Cyclists are superior to everyone else, I think we can all agree without any winking or irony. Soon it will be the season of giving, and cyclists have an important role to play. Prove your superiority by participating in the Cranksgiving ride in Washington, DC, or 49 other locations, where you can ride to pick up and deliver food for a designated charity. The rules and D.C. point of contact information are hyperlinked below, so you now have two fewer excuses for not participating. You weren't going to just show up at one of those Thanksgiving Day spin classes were you? Gobble, gobble. #cranksgiving
Outrage and support for Chris Boardman, who explained his appearance on a British morning show sans helmet and in normal street clothes thusly: If cycling looks and feels normal, more people will cycle. Love this guy. #normalizecycling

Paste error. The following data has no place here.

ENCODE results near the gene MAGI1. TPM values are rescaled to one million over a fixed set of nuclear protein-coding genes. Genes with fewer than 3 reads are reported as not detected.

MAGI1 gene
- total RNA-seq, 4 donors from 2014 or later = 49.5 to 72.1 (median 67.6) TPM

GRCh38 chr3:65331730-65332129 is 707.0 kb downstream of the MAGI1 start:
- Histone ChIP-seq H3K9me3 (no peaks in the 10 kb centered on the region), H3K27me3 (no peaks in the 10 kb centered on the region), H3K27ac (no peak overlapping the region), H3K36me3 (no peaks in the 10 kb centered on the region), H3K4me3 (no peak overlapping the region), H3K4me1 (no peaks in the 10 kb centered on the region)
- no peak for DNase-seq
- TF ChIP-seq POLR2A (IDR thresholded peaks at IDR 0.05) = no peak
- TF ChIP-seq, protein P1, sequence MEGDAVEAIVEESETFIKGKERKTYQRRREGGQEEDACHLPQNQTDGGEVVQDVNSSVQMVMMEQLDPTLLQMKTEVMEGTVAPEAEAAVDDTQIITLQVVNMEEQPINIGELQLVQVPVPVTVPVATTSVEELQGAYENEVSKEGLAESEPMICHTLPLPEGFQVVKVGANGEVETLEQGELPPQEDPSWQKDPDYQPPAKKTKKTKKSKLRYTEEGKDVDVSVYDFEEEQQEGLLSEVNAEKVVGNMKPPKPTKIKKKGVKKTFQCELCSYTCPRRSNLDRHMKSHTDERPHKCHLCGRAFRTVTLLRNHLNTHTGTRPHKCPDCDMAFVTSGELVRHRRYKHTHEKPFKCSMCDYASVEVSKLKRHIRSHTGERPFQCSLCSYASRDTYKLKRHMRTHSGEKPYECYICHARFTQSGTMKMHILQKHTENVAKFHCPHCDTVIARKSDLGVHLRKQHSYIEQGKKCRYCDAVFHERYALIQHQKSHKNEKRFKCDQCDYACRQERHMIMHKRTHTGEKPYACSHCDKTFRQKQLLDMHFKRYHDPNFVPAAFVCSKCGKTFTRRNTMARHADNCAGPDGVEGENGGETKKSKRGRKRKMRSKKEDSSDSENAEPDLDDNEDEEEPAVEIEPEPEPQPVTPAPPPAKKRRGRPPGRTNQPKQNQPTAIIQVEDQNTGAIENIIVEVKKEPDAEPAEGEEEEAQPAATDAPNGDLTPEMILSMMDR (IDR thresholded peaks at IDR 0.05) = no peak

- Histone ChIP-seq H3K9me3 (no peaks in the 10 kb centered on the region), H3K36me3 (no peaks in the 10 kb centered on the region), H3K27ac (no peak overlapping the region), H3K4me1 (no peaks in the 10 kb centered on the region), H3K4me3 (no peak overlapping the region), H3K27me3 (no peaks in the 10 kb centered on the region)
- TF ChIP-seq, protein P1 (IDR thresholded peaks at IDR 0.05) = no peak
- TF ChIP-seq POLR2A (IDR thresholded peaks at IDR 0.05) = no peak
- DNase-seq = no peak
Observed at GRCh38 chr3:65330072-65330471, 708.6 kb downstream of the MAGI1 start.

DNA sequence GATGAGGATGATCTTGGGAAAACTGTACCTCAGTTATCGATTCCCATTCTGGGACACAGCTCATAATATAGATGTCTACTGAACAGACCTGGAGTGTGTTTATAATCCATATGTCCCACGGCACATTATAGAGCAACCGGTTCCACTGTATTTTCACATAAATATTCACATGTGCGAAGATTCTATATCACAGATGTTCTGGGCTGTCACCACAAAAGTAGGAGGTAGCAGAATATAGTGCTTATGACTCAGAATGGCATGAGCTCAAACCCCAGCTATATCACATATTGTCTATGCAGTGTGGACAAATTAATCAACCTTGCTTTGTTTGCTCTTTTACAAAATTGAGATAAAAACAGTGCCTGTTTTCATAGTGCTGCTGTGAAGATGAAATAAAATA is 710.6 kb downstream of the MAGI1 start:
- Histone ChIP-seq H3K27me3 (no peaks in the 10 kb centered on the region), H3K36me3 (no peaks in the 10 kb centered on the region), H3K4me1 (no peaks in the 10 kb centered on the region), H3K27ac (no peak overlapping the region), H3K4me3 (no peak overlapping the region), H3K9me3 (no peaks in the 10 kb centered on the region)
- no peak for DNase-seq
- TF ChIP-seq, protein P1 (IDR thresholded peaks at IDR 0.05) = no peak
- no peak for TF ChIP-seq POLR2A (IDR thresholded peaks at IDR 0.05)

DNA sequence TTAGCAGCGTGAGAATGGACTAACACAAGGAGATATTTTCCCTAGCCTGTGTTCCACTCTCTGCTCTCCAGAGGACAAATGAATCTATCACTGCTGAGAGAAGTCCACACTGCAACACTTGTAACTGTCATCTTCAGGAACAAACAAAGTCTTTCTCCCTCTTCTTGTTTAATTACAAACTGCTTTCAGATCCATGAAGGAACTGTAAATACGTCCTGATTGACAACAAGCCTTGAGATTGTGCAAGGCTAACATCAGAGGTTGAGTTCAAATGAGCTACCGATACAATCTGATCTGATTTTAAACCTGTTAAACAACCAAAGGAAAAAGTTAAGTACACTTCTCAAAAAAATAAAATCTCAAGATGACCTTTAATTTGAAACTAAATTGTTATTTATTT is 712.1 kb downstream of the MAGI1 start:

What prevents injuries to cyclists more, helmet wearing, or cycling infrastructure? The answer is not easy to prove. Helmet use may reduce cycling. Helmet use may impact cyclists' behavior, making them more prone to take risks. In Holland, where there is a high percentage of cycle use, helmets are rarely worn, and injuries are few, there are loads of bike lanes. In general, when infrastructure goes in, injuries go down.
If more people cycle, the more likely it is that cycling infrastructure will increase.
Here's a nice little film about protected bike lanes that offers anecdotal proof that they reduce injuries. And it's a delicious view for cycling nerds, which will one day rule the universe. I'm just sayin'.
So if I see you in the bike lane, especially if you are hauling food for a charity, let's be smug.